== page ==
Remote Work Makes Agencies Rethink IT strategies

Did the COVID-19 pandemic create a new normal for government, or did it simply bring to light changes that needed to be made in any case?

Think about remote work. At some point, full-scale remote work will no longer be required. Still, agencies now realize that they need to create a more resilient, flexible operating environment that meets their needs both now and in the future.

A key consideration is data. Traditional approaches to managing data assume that the data always resides within the data center and that employees always work within the network perimeter. The pandemic has revealed the shortcomings of that model, causing agencies to consider new options.

During a session at GovLoop’s “Gov Innovators Virtual Summit” on Wednesday, panelists discussed some lessons learned from the pandemic that are likely to reshape how agencies think about IT.

Lesson #1: Bad things will happen

The abrupt shift to remote work back in March reminded agencies, forcefully, that they need to expect the unexpected. That means they can’t afford to just go through the motions when it comes to data backup and recovery.

“At some point in time, something bad is going to happen, and your defense is your backup,” said Jim Leverso, Director, CIO Workforce Productivity and Mobility Division, at the General Services Administration (GSA).

Think about the sheer volume of data that is involved. In the event of a ransomware attack, for example, an agency might need to recover tens of terabytes or even petabytes of data, said Nick Psaki, Principal Engineer at Pure Storage. Agencies need to think about how quickly they can get their data into operation.

“Your backup and recovery strategy can no longer be an afterthought because it is going to get exercised,” Psaki said.

Lesson #2: Don’t get hung up on geography

After six months of having most employees working from home, organizations everywhere are rethinking the traditional bias against remote work.

That is the case at GSA. The agency has a long history of supporting telework. Prior to COVID-19, between 70% and 90% of employees were teleworking some of the time. In fact, the agency has a saying: Work is what you do, not where you go. But six months of remote work has agency leaders thinking in new ways.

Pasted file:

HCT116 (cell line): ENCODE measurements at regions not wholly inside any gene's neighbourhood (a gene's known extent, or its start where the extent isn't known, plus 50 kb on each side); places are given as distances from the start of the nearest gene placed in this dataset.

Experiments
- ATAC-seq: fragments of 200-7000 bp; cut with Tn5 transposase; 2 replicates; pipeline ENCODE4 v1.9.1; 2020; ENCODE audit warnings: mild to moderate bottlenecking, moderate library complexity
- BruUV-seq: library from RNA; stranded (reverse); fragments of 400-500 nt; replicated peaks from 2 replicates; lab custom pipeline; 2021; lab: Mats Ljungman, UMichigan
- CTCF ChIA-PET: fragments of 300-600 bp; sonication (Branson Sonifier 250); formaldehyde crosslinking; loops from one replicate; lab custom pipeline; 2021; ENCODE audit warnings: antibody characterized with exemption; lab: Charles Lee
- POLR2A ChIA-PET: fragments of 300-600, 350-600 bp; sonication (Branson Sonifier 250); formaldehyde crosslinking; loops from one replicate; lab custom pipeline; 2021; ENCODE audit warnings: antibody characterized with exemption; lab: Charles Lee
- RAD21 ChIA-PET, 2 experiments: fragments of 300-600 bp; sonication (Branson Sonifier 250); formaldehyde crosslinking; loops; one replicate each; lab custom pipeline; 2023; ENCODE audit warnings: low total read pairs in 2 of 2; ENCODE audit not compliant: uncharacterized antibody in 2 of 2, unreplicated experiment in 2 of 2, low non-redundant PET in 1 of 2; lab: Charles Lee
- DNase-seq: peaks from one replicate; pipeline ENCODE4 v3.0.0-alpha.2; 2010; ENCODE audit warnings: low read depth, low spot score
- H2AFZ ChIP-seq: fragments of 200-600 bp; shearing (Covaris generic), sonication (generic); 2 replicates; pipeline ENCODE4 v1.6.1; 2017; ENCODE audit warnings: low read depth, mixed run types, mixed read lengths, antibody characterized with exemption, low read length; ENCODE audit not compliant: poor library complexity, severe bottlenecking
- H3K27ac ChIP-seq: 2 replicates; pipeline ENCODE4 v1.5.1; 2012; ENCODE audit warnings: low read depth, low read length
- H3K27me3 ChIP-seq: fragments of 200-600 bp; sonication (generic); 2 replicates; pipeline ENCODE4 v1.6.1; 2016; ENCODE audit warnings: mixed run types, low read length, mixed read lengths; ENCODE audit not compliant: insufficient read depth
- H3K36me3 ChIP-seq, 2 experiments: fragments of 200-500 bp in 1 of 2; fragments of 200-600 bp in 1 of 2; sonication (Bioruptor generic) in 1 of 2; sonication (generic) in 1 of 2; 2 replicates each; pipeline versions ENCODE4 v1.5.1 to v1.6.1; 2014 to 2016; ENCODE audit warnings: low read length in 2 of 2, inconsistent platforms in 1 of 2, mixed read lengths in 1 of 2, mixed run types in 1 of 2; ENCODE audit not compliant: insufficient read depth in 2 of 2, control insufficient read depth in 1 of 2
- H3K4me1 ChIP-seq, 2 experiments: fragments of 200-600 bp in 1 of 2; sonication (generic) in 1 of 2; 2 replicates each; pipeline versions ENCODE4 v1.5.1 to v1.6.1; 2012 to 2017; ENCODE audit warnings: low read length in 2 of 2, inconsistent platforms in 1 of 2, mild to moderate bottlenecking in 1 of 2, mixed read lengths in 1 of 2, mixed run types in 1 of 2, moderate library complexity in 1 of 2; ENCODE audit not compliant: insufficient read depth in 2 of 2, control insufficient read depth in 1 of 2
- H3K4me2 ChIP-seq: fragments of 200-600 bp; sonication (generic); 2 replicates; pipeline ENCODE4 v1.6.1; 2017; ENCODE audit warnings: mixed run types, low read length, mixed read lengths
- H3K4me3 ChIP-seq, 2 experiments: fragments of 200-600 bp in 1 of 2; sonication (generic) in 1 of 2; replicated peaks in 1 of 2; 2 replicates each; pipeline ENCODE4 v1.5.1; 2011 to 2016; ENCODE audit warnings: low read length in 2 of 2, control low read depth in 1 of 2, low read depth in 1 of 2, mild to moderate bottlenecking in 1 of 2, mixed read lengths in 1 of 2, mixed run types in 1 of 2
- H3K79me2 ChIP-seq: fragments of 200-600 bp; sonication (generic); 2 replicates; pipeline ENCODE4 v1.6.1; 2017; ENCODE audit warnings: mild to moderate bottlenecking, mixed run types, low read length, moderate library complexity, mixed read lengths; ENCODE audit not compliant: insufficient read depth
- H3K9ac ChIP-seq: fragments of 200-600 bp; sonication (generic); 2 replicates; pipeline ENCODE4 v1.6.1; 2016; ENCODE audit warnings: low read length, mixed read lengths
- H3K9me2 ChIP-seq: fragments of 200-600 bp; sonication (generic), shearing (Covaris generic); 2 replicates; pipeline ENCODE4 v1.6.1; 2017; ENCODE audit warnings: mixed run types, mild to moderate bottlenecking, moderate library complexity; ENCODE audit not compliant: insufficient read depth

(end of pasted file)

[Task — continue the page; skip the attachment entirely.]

“What this has proven is that the vast majority of GSA employees across the U.S. can work very successfully from anywhere,” Leverso said. Given that, agency leaders are now wondering how many people will be returning to their offices, he said.

Psaki said that his company is asking the same question, like many others, and reevaluating how much office floorspace they really need.

The challenge, Psaki said, is that most agencies have an IT architecture designed with the assumption that remote work was not the norm. To support large numbers of remote workers going forward, agencies need to rethink a variety of issues, including network bandwidth, security and data access.

Lesson #3: The future is hybrid

During the pandemic, many agencies increased their use of cloud solutions, since they provide the ability to extend IT services outside the perimeter without costly and time-consuming upgrades to on-premises infrastructure. But cloud is only part of the equation.

Going forward, most agencies are likely to operate in a hybrid environment, with some systems residing in the cloud and others in the data center. How can agencies manage the complexities of this environment?

One option is to take the “as-a-service” model that is common in cloud computing and bring it to the data center. Rather than owning the IT infrastructure – that is, buying, managing, maintaining and upgrading it – an agency might pay for IT as a service, and let their vendors worry about taking care of that infrastructure.

In that vein, Pure Storage offers a storage-as-a-service model that is available for both on-premises and cloud deployments.

“At Pure, we firmly believe that the world is going hybrid, and there is going to be a huge premium placed on those utility services,” said Psaki. “So, we are building tailored capabilities to support high-performance, on-premises type of experience but now in the cloud, rather than your own data center. That gives you the flexibility to do what you want to do, the way you want to do it.”

Don’t miss out on other virtual learning opportunities. Pre-register for GovLoop’s remaining 2020 virtual summits today. 

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